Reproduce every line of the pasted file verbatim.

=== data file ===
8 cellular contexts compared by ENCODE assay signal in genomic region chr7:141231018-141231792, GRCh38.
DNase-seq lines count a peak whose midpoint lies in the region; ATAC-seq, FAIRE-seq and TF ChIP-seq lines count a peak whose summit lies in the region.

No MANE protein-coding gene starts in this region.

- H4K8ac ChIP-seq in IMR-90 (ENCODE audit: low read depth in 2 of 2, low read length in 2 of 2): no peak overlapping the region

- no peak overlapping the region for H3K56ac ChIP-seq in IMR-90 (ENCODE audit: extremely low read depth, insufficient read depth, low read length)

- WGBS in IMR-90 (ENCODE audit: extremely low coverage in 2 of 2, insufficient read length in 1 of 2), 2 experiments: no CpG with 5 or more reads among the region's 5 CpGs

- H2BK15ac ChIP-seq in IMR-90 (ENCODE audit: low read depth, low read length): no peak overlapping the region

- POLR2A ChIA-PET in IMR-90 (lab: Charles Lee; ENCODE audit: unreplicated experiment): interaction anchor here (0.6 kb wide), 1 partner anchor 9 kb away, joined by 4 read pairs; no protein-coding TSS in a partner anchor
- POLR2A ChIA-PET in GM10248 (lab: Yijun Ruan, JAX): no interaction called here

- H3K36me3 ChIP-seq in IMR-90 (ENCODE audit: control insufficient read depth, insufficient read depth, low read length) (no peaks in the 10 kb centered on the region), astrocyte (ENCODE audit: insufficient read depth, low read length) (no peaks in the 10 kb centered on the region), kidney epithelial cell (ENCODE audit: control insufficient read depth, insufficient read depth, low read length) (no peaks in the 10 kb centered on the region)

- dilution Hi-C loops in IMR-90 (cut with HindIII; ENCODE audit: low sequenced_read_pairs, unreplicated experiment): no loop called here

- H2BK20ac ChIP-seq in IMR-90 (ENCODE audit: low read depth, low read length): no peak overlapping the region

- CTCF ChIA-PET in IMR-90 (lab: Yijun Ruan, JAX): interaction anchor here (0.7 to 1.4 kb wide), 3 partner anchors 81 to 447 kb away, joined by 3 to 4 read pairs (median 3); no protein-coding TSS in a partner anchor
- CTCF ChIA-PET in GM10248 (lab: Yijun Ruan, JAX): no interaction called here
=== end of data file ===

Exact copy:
8 cellular contexts compared by ENCODE assay signal in genomic region chr7:141231018-141231792, GRCh38.
DNase-seq lines count a peak whose midpoint lies in the region; ATAC-seq, FAIRE-seq and TF ChIP-seq lines count a peak whose summit lies in the region.

No MANE protein-coding gene starts in this region.

- H4K8ac ChIP-seq in IMR-90 (ENCODE audit: low read depth in 2 of 2, low read length in 2 of 2): no peak overlapping the region

- no peak overlapping the region for H3K56ac ChIP-seq in IMR-90 (ENCODE audit: extremely low read depth, insufficient read depth, low read length)

- WGBS in IMR-90 (ENCODE audit: extremely low coverage in 2 of 2, insufficient read length in 1 of 2), 2 experiments: no CpG with 5 or more reads among the region's 5 CpGs

- H2BK15ac ChIP-seq in IMR-90 (ENCODE audit: low read depth, low read length): no peak overlapping the region

- POLR2A ChIA-PET in IMR-90 (lab: Charles Lee; ENCODE audit: unreplicated experiment): interaction anchor here (0.6 kb wide), 1 partner anchor 9 kb away, joined by 4 read pairs; no protein-coding TSS in a partner anchor
- POLR2A ChIA-PET in GM10248 (lab: Yijun Ruan, JAX): no interaction called here

- H3K36me3 ChIP-seq in IMR-90 (ENCODE audit: control insufficient read depth, insufficient read depth, low read length) (no peaks in the 10 kb centered on the region), astrocyte (ENCODE audit: insufficient read depth, low read length) (no peaks in the 10 kb centered on the region), kidney epithelial cell (ENCODE audit: control insufficient read depth, insufficient read depth, low read length) (no peaks in the 10 kb centered on the region)

- dilution Hi-C loops in IMR-90 (cut with HindIII; ENCODE audit: low sequenced_read_pairs, unreplicated experiment): no loop called here

- H2BK20ac ChIP-seq in IMR-90 (ENCODE audit: low read depth, low read length): no peak overlapping the region

- CTCF ChIA-PET in IMR-90 (lab: Yijun Ruan, JAX): interaction anchor here (0.7 to 1.4 kb wide), 3 partner anchors 81 to 447 kb away, joined by 3 to 4 read pairs (median 3); no protein-coding TSS in a partner anchor
- CTCF ChIA-PET in GM10248 (lab: Yijun Ruan, JAX): no interaction called here